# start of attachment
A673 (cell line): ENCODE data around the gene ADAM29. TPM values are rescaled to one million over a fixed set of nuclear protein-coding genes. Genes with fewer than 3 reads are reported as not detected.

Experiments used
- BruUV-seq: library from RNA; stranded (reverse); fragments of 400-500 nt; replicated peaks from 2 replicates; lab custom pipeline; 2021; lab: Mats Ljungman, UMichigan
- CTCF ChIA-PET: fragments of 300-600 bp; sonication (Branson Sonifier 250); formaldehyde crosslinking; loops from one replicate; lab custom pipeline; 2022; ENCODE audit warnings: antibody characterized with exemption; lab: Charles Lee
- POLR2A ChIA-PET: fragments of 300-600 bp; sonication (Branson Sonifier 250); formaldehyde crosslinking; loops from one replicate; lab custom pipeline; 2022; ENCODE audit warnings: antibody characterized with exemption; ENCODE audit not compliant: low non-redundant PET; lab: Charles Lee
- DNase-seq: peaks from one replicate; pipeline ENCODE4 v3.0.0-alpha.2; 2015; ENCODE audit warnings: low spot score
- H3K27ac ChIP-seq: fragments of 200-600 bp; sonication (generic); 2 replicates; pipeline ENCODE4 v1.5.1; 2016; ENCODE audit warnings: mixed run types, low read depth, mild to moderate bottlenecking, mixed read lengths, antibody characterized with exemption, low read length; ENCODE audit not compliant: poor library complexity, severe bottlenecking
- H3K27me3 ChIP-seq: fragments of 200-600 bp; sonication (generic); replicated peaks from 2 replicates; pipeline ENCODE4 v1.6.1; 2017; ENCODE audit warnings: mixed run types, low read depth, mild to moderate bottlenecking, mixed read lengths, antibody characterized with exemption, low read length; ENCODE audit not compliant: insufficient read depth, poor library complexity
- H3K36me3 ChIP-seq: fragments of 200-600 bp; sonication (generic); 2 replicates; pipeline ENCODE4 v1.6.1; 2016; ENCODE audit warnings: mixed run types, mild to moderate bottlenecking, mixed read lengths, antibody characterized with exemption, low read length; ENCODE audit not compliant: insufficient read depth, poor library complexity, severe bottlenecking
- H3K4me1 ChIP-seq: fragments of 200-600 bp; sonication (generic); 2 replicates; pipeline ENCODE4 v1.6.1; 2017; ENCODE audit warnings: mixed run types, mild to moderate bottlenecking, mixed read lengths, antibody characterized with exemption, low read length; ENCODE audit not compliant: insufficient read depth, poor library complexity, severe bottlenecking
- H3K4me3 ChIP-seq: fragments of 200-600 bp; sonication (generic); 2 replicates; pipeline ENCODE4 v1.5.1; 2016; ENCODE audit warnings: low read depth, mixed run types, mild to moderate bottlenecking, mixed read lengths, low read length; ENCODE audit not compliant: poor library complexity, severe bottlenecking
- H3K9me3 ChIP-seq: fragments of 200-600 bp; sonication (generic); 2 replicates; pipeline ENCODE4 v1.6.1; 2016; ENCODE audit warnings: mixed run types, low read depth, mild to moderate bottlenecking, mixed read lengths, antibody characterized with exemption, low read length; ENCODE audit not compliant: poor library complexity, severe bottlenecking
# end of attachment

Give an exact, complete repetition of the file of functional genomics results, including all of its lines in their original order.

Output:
A673 (cell line): ENCODE data around the gene ADAM29. TPM values are rescaled to one million over a fixed set of nuclear protein-coding genes. Genes with fewer than 3 reads are reported as not detected.

Experiments used
- BruUV-seq: library from RNA; stranded (reverse); fragments of 400-500 nt; replicated peaks from 2 replicates; lab custom pipeline; 2021; lab: Mats Ljungman, UMichigan
- CTCF ChIA-PET: fragments of 300-600 bp; sonication (Branson Sonifier 250); formaldehyde crosslinking; loops from one replicate; lab custom pipeline; 2022; ENCODE audit warnings: antibody characterized with exemption; lab: Charles Lee
- POLR2A ChIA-PET: fragments of 300-600 bp; sonication (Branson Sonifier 250); formaldehyde crosslinking; loops from one replicate; lab custom pipeline; 2022; ENCODE audit warnings: antibody characterized with exemption; ENCODE audit not compliant: low non-redundant PET; lab: Charles Lee
- DNase-seq: peaks from one replicate; pipeline ENCODE4 v3.0.0-alpha.2; 2015; ENCODE audit warnings: low spot score
- H3K27ac ChIP-seq: fragments of 200-600 bp; sonication (generic); 2 replicates; pipeline ENCODE4 v1.5.1; 2016; ENCODE audit warnings: mixed run types, low read depth, mild to moderate bottlenecking, mixed read lengths, antibody characterized with exemption, low read length; ENCODE audit not compliant: poor library complexity, severe bottlenecking
- H3K27me3 ChIP-seq: fragments of 200-600 bp; sonication (generic); replicated peaks from 2 replicates; pipeline ENCODE4 v1.6.1; 2017; ENCODE audit warnings: mixed run types, low read depth, mild to moderate bottlenecking, mixed read lengths, antibody characterized with exemption, low read length; ENCODE audit not compliant: insufficient read depth, poor library complexity
- H3K36me3 ChIP-seq: fragments of 200-600 bp; sonication (generic); 2 replicates; pipeline ENCODE4 v1.6.1; 2016; ENCODE audit warnings: mixed run types, mild to moderate bottlenecking, mixed read lengths, antibody characterized with exemption, low read length; ENCODE audit not compliant: insufficient read depth, poor library complexity, severe bottlenecking
- H3K4me1 ChIP-seq: fragments of 200-600 bp; sonication (generic); 2 replicates; pipeline ENCODE4 v1.6.1; 2017; ENCODE audit warnings: mixed run types, mild to moderate bottlenecking, mixed read lengths, antibody characterized with exemption, low read length; ENCODE audit not compliant: insufficient read depth, poor library complexity, severe bottlenecking
- H3K4me3 ChIP-seq: fragments of 200-600 bp; sonication (generic); 2 replicates; pipeline ENCODE4 v1.5.1; 2016; ENCODE audit warnings: low read depth, mixed run types, mild to moderate bottlenecking, mixed read lengths, low read length; ENCODE audit not compliant: poor library complexity, severe bottlenecking
- H3K9me3 ChIP-seq: fragments of 200-600 bp; sonication (generic); 2 replicates; pipeline ENCODE4 v1.6.1; 2016; ENCODE audit warnings: mixed run types, low read depth, mild to moderate bottlenecking, mixed read lengths, antibody characterized with exemption, low read length; ENCODE audit not compliant: poor library complexity, severe bottlenecking